Education Agency Promotes Collaboration

April 08, 2010

By Vicki Brown*

Collaboration is key to addressing the challenges facing The United Methodist Church today, including a widespread mistrust throughout the connection, says a theology professor.
"We have a lot of mistrust of one another," the Rev. Russell Richey, a professor of church history at Candler School of Theology in Atlanta, told members of the United Methodist Board of Higher Education and Ministry meeting March 18-20 in Nashville. "We don't trust the bishops; we don't trust the agencies; we don't trust the annual (regional) conferences.
If there were some way of dispelling this mistrust, I think that would be key."
Richey's talk informed a larger conversation among board members and staff at the spring meeting. Much of their time was spent brainstorming and crafting plans for closer collaboration in the work of developing principled Christian leaders.
"We can't be effective leaders if we think we are going to do it ourselves. That doesn't work at the local church level, and it doesn't work at the general church level," said the Rev. Laurie Haller, a district superintendent in the West Michigan Annual Conference. "We're hoping this board will lead the way to create a collaborative model for leadership for the whole church."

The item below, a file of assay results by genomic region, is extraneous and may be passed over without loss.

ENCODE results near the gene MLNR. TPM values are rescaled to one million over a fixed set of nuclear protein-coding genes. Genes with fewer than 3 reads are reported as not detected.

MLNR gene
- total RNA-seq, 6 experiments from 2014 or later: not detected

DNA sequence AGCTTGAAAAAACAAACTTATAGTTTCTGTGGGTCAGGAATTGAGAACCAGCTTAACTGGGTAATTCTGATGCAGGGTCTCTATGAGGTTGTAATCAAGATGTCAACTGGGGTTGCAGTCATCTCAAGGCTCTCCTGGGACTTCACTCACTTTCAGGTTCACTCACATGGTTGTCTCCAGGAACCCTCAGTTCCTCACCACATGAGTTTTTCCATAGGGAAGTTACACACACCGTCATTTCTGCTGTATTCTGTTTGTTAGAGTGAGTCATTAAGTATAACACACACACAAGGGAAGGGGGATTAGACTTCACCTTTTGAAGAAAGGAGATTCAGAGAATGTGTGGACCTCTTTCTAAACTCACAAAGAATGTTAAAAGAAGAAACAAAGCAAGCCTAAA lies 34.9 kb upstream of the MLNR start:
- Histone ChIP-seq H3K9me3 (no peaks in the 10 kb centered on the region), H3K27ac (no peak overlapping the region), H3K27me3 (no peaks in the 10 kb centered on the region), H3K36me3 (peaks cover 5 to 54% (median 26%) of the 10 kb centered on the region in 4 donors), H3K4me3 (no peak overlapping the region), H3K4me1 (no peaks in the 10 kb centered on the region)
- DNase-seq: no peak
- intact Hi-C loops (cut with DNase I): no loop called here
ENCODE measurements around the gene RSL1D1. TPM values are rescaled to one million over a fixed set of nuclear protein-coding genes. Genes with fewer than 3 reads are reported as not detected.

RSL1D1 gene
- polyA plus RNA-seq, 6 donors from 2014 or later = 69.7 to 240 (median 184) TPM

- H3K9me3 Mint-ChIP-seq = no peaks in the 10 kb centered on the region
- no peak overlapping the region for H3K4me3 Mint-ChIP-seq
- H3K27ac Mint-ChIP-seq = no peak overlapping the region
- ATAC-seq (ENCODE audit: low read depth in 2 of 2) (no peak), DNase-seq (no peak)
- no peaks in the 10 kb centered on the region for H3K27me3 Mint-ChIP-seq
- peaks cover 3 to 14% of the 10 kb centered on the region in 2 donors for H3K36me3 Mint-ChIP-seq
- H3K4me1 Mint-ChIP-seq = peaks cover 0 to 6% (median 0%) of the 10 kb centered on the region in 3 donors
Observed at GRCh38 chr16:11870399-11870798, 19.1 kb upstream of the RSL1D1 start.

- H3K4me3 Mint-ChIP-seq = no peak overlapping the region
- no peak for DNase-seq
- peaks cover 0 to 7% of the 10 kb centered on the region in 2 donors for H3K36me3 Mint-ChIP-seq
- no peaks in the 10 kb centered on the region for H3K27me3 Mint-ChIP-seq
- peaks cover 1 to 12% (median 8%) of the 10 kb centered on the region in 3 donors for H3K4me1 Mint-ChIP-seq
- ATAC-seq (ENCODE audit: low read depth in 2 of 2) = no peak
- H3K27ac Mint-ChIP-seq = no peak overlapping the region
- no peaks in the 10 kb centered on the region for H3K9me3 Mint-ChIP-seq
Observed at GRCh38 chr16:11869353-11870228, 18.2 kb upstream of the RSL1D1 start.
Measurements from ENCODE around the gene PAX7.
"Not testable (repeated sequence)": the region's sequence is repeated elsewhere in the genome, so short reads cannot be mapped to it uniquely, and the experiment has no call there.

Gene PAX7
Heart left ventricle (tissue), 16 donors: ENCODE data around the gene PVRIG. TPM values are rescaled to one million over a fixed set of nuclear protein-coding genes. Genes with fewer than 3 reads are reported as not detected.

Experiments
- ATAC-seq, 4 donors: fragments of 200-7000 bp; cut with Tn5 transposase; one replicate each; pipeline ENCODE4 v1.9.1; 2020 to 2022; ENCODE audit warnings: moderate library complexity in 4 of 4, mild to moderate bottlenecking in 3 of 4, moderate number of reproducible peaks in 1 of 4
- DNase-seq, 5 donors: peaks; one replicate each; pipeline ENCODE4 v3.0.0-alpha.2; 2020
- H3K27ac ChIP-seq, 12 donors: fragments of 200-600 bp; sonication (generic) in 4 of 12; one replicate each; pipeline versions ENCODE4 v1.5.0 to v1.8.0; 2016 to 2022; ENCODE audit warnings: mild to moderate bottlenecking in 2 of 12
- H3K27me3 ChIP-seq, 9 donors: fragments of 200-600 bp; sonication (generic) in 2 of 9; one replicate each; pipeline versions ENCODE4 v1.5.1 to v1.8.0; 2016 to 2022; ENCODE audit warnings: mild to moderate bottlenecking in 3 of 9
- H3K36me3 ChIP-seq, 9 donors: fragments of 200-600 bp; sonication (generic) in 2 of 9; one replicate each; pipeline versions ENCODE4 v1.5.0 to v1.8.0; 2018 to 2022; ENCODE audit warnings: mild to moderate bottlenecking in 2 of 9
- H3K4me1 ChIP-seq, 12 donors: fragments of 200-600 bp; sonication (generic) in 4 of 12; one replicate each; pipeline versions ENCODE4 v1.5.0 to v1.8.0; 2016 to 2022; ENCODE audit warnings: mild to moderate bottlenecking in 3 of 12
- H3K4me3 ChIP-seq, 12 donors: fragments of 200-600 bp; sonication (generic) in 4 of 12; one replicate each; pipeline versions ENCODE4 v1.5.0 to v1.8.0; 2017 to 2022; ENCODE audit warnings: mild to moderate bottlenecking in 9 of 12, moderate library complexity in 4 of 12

After small-group discussions, board members and staff of the agency suggested specific actions, such as assessing the skills and interests of board members to determine their passions and expertise, creating a think tank and developing team projects. Several proposals will be refined and brought back to the board for final action.
Together we can
In the opening plenary session, Seattle Area Bishop Grant Hagiya noted a growing discontent with the centralization of The United Methodist Church. He told the 62-member body that there is a cynicism that apportionment dollars would be better spent locally.
The bishop celebrated the ability of local churches to reach around the world, citing the work in Darfur that Ginghamsburg United Methodist Church of Tipp City, Ohio, has done. However, he warned that a decentralized church could not build Africa University. He suggested one response might be a shift away from a centralized structure to a "deployed regional hybrid model."
"For example, our general agency's expert staff could provide a training-of-the-trainer model, deploying members of the board regionally to help execute the model," Hagiya said.
In other business, board members empowered the personnel and policies committee to begin a search process for a new top executive, with the goal of presenting a candidate at the August 2011 board meeting. The Rev. Jerome King Del Pino, current top executive of the board, will reach the 12-year limit for that post in 2012.
The board also honored Angella Current-Felder, executive director of the Office of Loans and Scholarships, and the Rev. Mary Ann Moman, top staff executive of the Division of Ordained Ministry, who will be leaving office in June.
*Brown is associate editor and writer, Office of Interpretation, United Methodist Board of Higher Education and Ministry.